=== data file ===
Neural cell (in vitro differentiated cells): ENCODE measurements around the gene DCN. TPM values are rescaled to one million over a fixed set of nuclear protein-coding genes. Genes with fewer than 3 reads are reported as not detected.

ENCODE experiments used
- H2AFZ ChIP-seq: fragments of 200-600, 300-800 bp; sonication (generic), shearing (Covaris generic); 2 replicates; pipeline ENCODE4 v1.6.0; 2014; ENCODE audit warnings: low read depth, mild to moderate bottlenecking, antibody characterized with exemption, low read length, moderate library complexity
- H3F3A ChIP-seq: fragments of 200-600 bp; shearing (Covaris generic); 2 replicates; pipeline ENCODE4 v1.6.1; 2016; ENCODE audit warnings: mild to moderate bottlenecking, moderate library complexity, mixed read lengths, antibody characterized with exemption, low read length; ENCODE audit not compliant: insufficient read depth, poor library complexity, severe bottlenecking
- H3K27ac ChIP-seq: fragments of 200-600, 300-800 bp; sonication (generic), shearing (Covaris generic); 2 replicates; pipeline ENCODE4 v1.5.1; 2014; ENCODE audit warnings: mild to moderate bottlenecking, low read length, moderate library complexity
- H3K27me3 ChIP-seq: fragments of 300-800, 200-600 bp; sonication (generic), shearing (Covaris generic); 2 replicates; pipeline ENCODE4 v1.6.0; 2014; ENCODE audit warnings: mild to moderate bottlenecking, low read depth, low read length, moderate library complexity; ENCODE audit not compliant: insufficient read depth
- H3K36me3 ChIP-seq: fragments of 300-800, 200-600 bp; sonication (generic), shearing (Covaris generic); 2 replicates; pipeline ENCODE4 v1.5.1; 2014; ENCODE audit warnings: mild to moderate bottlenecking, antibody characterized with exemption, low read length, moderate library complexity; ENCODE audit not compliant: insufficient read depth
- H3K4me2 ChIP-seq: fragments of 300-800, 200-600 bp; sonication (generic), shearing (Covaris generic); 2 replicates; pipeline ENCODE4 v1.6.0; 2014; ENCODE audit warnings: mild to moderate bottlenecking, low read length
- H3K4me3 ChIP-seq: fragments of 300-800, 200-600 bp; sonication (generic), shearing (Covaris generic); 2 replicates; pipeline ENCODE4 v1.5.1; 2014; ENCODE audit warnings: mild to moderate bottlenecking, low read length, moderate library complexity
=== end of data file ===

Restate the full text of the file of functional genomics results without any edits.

Neural cell (in vitro differentiated cells): ENCODE measurements around the gene DCN. TPM values are rescaled to one million over a fixed set of nuclear protein-coding genes. Genes with fewer than 3 reads are reported as not detected.

ENCODE experiments used
- H2AFZ ChIP-seq: fragments of 200-600, 300-800 bp; sonication (generic), shearing (Covaris generic); 2 replicates; pipeline ENCODE4 v1.6.0; 2014; ENCODE audit warnings: low read depth, mild to moderate bottlenecking, antibody characterized with exemption, low read length, moderate library complexity
- H3F3A ChIP-seq: fragments of 200-600 bp; shearing (Covaris generic); 2 replicates; pipeline ENCODE4 v1.6.1; 2016; ENCODE audit warnings: mild to moderate bottlenecking, moderate library complexity, mixed read lengths, antibody characterized with exemption, low read length; ENCODE audit not compliant: insufficient read depth, poor library complexity, severe bottlenecking
- H3K27ac ChIP-seq: fragments of 200-600, 300-800 bp; sonication (generic), shearing (Covaris generic); 2 replicates; pipeline ENCODE4 v1.5.1; 2014; ENCODE audit warnings: mild to moderate bottlenecking, low read length, moderate library complexity
- H3K27me3 ChIP-seq: fragments of 300-800, 200-600 bp; sonication (generic), shearing (Covaris generic); 2 replicates; pipeline ENCODE4 v1.6.0; 2014; ENCODE audit warnings: mild to moderate bottlenecking, low read depth, low read length, moderate library complexity; ENCODE audit not compliant: insufficient read depth
- H3K36me3 ChIP-seq: fragments of 300-800, 200-600 bp; sonication (generic), shearing (Covaris generic); 2 replicates; pipeline ENCODE4 v1.5.1; 2014; ENCODE audit warnings: mild to moderate bottlenecking, antibody characterized with exemption, low read length, moderate library complexity; ENCODE audit not compliant: insufficient read depth
- H3K4me2 ChIP-seq: fragments of 300-800, 200-600 bp; sonication (generic), shearing (Covaris generic); 2 replicates; pipeline ENCODE4 v1.6.0; 2014; ENCODE audit warnings: mild to moderate bottlenecking, low read length
- H3K4me3 ChIP-seq: fragments of 300-800, 200-600 bp; sonication (generic), shearing (Covaris generic); 2 replicates; pipeline ENCODE4 v1.5.1; 2014; ENCODE audit warnings: mild to moderate bottlenecking, low read length, moderate library complexity